Of course, doing so poses a very fundamental problem for a blind protagonist. And indeed, you can only appreciate all this visual splendour when playing as the cat. While controlling this feline, whose name we eventually discover is Hodge, the environments are presented like any other game. As Kit, however, the screen turns almost completely dark apart from her own small glowing radius and any other parts of the scenery highlighted by ambient noises, which can be few and far between. In a nice touch, what is visible has a painterly effect, but it’s so understated and overwhelmed by blackness most of the time that the impact is largely wasted.
Naturally, each of the two characters has their own unique abilities, which is a great setup for some cooperative tasks. Kit can throw switches, open (some) doors, climb ladders and shimmy across ledges, while Hodge can run and jump and climb. Often this requires the pair to work together. Venture ahead as the cat, for example, and have Hodge stand on a pressure plate to enable access elsewhere for Kit, who then may need to find a lever to activate a lift to get Hodge back to her. Given their limited capabilities, there isn’t a lot of diversity in the obstacles facing them, but occasionally a new wrinkle is thrown in for added complexity, such as using Kit to reflect light beams off rotating mirrors or operating giant moving magnets to build makeshift bridges.
One particular music puzzle instigated by a rather insane Claude Debussy requires repeating a tune on a room-sized pipe organ, which isn’t hard so much as a tedious exercise in patience to figure out which key triggers which note, with the organ resetting each time you hit the wrong one. I was exasperated by end of it, so imagine my joy to find it repeated later on. Ironically for a game about blindness, this puzzle is hearing-sensitive, as it can be completed through visual cues rather than a good ear.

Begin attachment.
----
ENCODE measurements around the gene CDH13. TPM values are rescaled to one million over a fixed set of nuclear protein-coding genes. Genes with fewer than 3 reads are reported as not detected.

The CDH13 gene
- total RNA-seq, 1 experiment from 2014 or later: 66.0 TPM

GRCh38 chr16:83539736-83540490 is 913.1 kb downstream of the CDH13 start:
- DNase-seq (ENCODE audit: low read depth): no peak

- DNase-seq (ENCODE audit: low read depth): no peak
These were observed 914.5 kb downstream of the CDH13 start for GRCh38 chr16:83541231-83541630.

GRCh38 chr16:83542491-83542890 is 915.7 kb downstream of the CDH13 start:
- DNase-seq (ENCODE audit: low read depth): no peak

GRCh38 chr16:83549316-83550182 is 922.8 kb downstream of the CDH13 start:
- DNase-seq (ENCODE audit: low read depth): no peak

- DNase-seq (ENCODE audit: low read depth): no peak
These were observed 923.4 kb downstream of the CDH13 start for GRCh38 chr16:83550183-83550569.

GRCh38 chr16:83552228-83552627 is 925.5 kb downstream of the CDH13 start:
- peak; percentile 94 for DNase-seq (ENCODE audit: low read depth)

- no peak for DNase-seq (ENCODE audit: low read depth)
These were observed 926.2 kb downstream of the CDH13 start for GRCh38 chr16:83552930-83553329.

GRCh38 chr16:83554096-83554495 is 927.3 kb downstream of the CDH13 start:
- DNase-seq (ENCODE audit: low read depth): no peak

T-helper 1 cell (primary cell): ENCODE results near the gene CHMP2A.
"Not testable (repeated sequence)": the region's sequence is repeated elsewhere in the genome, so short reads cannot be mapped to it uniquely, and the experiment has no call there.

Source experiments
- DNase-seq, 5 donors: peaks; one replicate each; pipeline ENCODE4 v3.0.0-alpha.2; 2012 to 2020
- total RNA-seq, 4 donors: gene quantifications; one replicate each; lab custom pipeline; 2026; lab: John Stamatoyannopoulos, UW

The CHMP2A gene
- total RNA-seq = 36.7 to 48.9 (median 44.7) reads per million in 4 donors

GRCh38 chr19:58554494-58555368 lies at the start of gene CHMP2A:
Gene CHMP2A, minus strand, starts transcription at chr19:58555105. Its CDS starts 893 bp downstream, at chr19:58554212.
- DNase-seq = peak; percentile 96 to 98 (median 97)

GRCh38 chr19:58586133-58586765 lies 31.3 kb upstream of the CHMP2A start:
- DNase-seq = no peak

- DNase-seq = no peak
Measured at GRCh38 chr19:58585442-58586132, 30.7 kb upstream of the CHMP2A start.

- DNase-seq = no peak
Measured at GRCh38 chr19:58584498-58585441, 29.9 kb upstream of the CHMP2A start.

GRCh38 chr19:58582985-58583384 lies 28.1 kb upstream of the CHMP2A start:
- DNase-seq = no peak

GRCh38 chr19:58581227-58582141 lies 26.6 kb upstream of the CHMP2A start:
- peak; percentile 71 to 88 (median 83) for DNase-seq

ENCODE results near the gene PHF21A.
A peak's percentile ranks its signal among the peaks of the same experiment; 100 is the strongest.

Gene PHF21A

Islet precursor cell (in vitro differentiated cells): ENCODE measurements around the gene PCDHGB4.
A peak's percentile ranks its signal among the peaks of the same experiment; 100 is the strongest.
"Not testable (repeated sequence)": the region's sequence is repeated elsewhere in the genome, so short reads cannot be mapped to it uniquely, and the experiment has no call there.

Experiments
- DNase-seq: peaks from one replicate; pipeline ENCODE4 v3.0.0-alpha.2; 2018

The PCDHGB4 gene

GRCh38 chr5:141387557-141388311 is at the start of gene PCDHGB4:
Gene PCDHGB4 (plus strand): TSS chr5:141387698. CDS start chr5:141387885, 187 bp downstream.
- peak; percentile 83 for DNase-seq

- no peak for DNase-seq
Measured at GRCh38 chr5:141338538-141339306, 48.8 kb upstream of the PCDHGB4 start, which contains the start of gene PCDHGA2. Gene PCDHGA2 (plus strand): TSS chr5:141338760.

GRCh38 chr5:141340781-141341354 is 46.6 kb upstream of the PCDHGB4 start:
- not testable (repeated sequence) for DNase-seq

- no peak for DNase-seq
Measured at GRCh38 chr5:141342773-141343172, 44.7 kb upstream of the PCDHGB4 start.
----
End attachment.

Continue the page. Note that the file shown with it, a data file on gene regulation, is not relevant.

Solving puzzles with Kit is rarely the real challenge, merely finding the few slightly-glowing objects in the inky blackness that she can actually interact with – a problem exacerbated by her understandable but tiresomely slow walking speed and occasional need for backtracking. Any time I got stuck, it was inevitably because I’d missed a hard-to-see mechanism while squinting at the tiny lit area available at any given time. While even that surely doesn’t come close to the frustration that real blind people experience every day, that doesn’t make it any more enjoyable in a game for sighted players.
Hodge gets most of the platforming duties, as you’d expect, but unfortunately the clumsy controls and poor implementation make these sequences more annoying than fun. Another Sight can be controlled with either keyboard or gamepad, but this puss basically only has two directions: vertical and horizontal. Attempting any kind of diagonal leap upwards means jumping straight up and quickly sideways to improbably reach out and grab a ledge in mid-air. This looks silly and feels counter-intuitive, although at least it actually works. The same can’t be said for downward movement, which is hyper-finicky and SUPER-easy to overshoot a landing and plummeting to your death.Continued on the next page...
What our readers think of Another Sight
Posted by My Dune on Oct 12, 2018
The first thing you immediately think of, is Alice in Wonderland
The first thing you immediately think of, is Alice in Wonderland. A girl named Kit that looks exactly like Alice who ends up in a fairytale like world. The world is really beautiful and the story is okay. To get to the end, you have to solve arcade-like...